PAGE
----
If you’re pregnant or breastfeeding, the FDA warns against CBD use in all forms whether it’s a cream or an oral capsule. The FDA is studying the safety of CBD products, including cosmetics, food, and supplements.
AAD: “The Truth About Skin Care Products with CBD.”
Potential Side Effects and Risks
While there isn’t in-depth research available to prove benefits for any skin conditions, scientists are looking for answers, and some early studies have shown some promise.
Before you try any CBD products, make sure to read the product labels carefully for active ingredients. Even so, it can be hard to know exactly what’s in the product, including how much CBD it contains. If you have questions, talk to your doctor about it.
Is It Legal?
Experts say there needs to be more research on proper dosage, long-term benefits, and side effects to know if it’s safe and effective, especially if you plan to use it as part of your daily skin routine.
All cannabidiol-infused products are formulated using full-spectrum CBD oil, broad-spectrum CBD oil or CBD isolate.
Why is it good for your skin?
Best Travel Insurance Companies
Cannuka CBD Calming Eye Balm
Best Covid-19 Travel Insurance Plans
This Manuka honey and CBD-infused eye balm does everything from plumping and brightening the delicate under-eye skin to shielding it from environmental stressors. It also contains Vitamin C-rich grapefruit extract to help even out skin tone and revitalize tired skin.
Dr. Jacknin also points to preliminary research presented in June 2019 at the annual meeting of the American Society for Microbiology that found topical CBD may help kill a range of gram-positive bacteria. “This bacteria is one cause of acne,” she says. (For the study, researchers collaborated with Botanix Pharmaceuticals, a company that develops products to treat skin diseases like acne and psoriasis.)
Scientists still don’t know the ideal dose of CBD for treating skin conditions or promoting general health. Some companies, like Sheabrand, formulate with different doses depending on the area of skin the product is designed for — the body or the face, for instance — for maximum penetration. Scientists also don’t know where CBD stands in relation to proven topical therapies, like retinoids, vitamin C, or alpha hydroxy acids.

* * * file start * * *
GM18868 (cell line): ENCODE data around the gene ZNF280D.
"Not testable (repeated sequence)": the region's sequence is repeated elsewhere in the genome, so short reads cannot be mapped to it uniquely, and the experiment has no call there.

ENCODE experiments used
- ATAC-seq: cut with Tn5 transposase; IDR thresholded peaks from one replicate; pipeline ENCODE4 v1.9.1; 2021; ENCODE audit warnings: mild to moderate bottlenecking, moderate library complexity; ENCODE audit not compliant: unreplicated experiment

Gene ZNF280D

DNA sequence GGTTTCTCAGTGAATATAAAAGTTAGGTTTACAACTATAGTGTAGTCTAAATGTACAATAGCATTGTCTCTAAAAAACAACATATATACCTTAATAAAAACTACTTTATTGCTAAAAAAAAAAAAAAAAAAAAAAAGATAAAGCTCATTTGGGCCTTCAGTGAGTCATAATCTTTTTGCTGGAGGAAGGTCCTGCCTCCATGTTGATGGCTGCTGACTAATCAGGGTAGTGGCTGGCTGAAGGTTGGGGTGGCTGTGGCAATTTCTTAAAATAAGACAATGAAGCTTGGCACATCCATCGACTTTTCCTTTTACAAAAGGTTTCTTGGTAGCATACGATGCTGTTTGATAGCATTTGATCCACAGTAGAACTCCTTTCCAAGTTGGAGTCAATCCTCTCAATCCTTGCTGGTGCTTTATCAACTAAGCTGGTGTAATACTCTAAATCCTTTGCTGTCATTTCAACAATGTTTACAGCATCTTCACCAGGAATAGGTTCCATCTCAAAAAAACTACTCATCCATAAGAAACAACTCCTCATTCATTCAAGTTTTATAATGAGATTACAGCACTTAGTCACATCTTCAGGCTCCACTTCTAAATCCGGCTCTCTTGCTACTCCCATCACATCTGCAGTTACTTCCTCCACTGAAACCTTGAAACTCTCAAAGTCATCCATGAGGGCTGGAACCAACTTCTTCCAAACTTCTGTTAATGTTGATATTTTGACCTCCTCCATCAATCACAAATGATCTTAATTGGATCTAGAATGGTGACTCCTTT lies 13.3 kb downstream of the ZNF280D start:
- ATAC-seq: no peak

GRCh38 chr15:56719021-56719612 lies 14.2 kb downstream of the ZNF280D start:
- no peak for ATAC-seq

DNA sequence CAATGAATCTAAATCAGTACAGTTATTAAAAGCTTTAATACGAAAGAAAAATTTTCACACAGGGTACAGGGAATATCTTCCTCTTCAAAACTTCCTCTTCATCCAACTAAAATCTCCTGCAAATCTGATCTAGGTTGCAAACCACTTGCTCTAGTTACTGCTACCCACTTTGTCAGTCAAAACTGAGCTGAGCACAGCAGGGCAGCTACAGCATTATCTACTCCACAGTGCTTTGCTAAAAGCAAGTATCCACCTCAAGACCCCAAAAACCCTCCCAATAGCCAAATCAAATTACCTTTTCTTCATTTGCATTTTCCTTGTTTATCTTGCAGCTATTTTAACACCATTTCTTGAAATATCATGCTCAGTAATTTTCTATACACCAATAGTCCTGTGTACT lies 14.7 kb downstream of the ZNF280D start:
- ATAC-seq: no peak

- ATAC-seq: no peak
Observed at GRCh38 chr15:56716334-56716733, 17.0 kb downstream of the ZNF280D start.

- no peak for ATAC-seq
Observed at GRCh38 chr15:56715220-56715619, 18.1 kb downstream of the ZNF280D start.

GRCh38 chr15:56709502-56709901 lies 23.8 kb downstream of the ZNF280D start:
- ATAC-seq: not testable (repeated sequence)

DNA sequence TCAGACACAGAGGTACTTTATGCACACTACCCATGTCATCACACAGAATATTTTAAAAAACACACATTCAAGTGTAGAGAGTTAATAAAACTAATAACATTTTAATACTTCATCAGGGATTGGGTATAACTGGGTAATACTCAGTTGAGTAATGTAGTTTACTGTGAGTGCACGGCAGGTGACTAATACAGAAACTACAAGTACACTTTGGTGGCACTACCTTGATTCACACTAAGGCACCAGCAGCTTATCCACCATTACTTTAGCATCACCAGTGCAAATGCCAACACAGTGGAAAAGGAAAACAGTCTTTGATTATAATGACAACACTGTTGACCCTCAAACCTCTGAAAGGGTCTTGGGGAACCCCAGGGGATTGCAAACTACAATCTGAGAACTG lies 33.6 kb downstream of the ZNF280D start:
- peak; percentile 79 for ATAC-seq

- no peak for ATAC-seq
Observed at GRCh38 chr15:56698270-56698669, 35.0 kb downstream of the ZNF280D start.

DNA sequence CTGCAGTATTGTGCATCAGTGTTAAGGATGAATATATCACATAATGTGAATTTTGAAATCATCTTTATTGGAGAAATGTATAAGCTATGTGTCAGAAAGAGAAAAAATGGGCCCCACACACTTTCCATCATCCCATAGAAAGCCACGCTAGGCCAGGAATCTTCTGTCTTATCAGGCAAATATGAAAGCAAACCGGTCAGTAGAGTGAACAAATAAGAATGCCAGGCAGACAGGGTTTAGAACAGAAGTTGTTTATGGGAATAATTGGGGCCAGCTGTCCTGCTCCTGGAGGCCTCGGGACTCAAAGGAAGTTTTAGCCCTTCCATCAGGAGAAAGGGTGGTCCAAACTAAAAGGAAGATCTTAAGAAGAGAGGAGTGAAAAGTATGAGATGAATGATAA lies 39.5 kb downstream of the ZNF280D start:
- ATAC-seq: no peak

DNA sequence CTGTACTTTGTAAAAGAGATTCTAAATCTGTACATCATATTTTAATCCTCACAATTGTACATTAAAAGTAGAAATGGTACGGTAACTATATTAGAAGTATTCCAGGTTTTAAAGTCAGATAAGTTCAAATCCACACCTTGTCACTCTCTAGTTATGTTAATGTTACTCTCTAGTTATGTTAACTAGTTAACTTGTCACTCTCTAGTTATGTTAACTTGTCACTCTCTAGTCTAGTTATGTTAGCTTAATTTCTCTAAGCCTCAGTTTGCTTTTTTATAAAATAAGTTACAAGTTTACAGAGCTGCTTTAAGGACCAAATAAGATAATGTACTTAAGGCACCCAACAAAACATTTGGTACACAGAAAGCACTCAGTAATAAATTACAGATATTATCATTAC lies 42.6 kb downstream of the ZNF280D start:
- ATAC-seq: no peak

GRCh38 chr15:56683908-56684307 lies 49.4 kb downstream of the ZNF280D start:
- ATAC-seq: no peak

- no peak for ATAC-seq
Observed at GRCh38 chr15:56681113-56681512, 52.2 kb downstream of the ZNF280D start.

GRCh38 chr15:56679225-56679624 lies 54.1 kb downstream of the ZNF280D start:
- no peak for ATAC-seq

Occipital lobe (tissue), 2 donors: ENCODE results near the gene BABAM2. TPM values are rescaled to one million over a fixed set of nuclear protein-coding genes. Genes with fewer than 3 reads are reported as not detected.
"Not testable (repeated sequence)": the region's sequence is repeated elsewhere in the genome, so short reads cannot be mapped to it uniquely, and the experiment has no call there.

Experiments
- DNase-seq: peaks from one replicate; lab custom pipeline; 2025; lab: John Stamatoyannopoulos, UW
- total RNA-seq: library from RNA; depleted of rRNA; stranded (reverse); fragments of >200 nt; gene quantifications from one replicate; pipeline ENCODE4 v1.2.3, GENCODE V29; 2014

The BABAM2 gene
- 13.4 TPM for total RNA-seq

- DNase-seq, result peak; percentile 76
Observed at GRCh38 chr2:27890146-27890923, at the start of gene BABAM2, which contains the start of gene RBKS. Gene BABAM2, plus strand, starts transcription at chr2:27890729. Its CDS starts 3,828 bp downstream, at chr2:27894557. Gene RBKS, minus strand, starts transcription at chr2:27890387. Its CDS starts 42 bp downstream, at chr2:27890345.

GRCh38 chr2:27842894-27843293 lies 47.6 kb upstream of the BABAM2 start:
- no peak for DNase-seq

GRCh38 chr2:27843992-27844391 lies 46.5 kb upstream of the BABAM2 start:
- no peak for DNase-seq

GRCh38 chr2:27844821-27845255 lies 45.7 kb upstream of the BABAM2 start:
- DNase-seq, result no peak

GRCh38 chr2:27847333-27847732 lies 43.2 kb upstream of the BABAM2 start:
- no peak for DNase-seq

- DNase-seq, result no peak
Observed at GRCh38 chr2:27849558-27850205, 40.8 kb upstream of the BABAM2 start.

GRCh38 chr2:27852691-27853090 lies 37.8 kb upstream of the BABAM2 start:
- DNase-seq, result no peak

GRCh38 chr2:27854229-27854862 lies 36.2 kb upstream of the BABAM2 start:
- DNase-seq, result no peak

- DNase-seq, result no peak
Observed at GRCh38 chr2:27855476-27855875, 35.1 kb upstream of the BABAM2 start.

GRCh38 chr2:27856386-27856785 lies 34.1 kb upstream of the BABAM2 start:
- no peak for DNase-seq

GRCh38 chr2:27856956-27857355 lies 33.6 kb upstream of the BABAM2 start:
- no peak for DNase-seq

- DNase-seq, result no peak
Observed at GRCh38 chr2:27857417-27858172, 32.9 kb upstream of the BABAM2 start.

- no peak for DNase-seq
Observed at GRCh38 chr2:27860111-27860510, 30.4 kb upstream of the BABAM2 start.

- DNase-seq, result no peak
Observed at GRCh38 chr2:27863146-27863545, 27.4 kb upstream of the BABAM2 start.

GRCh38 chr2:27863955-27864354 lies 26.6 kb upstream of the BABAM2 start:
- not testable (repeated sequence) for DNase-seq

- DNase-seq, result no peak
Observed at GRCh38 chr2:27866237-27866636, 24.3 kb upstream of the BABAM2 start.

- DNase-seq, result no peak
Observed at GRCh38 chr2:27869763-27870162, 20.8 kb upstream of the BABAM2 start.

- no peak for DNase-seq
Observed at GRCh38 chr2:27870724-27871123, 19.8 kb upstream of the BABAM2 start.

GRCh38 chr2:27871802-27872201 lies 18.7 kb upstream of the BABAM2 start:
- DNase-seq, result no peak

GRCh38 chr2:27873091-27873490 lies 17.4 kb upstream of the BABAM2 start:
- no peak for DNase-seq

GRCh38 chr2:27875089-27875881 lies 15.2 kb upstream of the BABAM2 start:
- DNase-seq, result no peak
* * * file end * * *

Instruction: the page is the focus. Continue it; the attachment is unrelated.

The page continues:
If CBD sounds like the answer to your skin woes, it’s helpful to take a step back and look at the bigger picture. “What we don’t have in CBD is a lot of research. [CBD has] been illegal federally for so long, and it’s been difficult to do research on something that’s previously been considered on par with cocaine or heroin,” says Dellavalle. That’s starting to change, though. The 2018 Farm Bill removed hemp from the definition of marijuana, which meant that CBD products were no longer considered like marijuana. This has paved the way for researchers to conduct more studies on CBD, and for product manufacturers to create and sell CBD products legally, though per the Food and Drug Administration (FDA), it is still illegal to market CBD as a supplement.
What Scientific Evidence Doesn’t Yet Tell Us About CBD for Skin Care
Few ingredients have taken skin care by storm quite like CBD. And if you look carefully, it’s everywhere: in sunscreens, masks, lip balms, moisturizers, and more. The question is: Should you really be slathering this stuff on your skin?
In general, manufacturers add CBD to their products to give them a boost. “CBD is a very cost-effective way to enhance products,” says Austin Katz, cofounder of Sheabrand in Brooklyn, New York. CBD is in a range of products — those that claim to treat acne, dry skin, and eczema — because of its versatility. “I think we’re living in an era where people want to feel empowered to address their needs on their own,” he says.
Research on this trendy skin-care ingredient is limited. Read this comprehensive guide before you buy.
Questions About Cannabinoid Combinations
Experts attribute the popularity of CBD to its “do anything” reputation. In fact, many people turn to CBD in the hope of treating various ailments, including anxiety, insomnia, pain conditions, and now — increasingly, it seems — skin problems.
Indeed, Mona Gohara, MD, a dermatologist in Hamden, Connecticut, and associate clinical professor of dermatology at Yale University in New Haven, Connecticut, prefers to use CBD “in inflammatory skin conditions as they’re fizzling out.” She adds, “I recommend generally using a medication to put out the fire and then using CBD to clean up the carnage.”